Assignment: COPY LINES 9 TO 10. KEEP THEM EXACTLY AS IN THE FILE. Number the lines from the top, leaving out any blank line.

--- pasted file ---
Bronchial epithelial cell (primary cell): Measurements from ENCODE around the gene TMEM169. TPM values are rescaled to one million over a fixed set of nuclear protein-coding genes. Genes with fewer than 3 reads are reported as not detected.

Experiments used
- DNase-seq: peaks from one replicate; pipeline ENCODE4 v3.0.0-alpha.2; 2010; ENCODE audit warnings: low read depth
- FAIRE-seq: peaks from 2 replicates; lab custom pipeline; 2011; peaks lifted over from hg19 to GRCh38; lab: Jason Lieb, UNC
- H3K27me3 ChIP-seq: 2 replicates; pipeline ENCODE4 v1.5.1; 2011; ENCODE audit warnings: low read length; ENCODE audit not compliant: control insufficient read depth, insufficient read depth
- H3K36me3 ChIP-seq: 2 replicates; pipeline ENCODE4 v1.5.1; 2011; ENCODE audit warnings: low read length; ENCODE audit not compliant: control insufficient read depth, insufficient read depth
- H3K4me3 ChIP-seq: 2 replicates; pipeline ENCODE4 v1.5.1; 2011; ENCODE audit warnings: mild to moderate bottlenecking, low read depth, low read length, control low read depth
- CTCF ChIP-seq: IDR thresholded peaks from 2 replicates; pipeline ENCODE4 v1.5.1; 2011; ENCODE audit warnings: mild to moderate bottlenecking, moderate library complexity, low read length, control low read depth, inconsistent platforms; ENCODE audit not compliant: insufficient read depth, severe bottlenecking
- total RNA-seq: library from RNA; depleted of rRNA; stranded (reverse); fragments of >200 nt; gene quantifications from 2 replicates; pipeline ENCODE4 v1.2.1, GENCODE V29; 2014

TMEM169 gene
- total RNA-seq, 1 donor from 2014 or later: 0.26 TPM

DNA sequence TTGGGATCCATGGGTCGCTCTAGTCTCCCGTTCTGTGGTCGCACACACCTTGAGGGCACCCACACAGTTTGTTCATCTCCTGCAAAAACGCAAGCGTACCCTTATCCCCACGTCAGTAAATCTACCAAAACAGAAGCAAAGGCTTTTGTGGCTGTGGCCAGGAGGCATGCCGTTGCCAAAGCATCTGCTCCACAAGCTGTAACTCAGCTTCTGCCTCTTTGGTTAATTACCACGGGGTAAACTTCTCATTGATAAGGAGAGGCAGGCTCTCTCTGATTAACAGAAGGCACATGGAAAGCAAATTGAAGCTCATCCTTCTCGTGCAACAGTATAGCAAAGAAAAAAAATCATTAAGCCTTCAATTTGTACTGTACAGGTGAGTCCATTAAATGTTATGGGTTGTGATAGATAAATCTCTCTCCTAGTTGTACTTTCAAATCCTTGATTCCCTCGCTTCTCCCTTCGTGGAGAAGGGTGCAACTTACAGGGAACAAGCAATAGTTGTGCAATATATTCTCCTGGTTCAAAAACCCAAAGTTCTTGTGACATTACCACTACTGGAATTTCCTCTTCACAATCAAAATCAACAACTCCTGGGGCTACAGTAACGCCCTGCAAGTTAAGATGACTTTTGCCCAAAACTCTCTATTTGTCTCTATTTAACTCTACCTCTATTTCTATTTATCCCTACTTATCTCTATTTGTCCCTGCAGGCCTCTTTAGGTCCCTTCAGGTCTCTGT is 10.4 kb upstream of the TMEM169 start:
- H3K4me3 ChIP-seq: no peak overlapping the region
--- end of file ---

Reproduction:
- total RNA-seq: library from RNA; depleted of rRNA; stranded (reverse); fragments of >200 nt; gene quantifications from 2 replicates; pipeline ENCODE4 v1.2.1, GENCODE V29; 2014

TMEM169 gene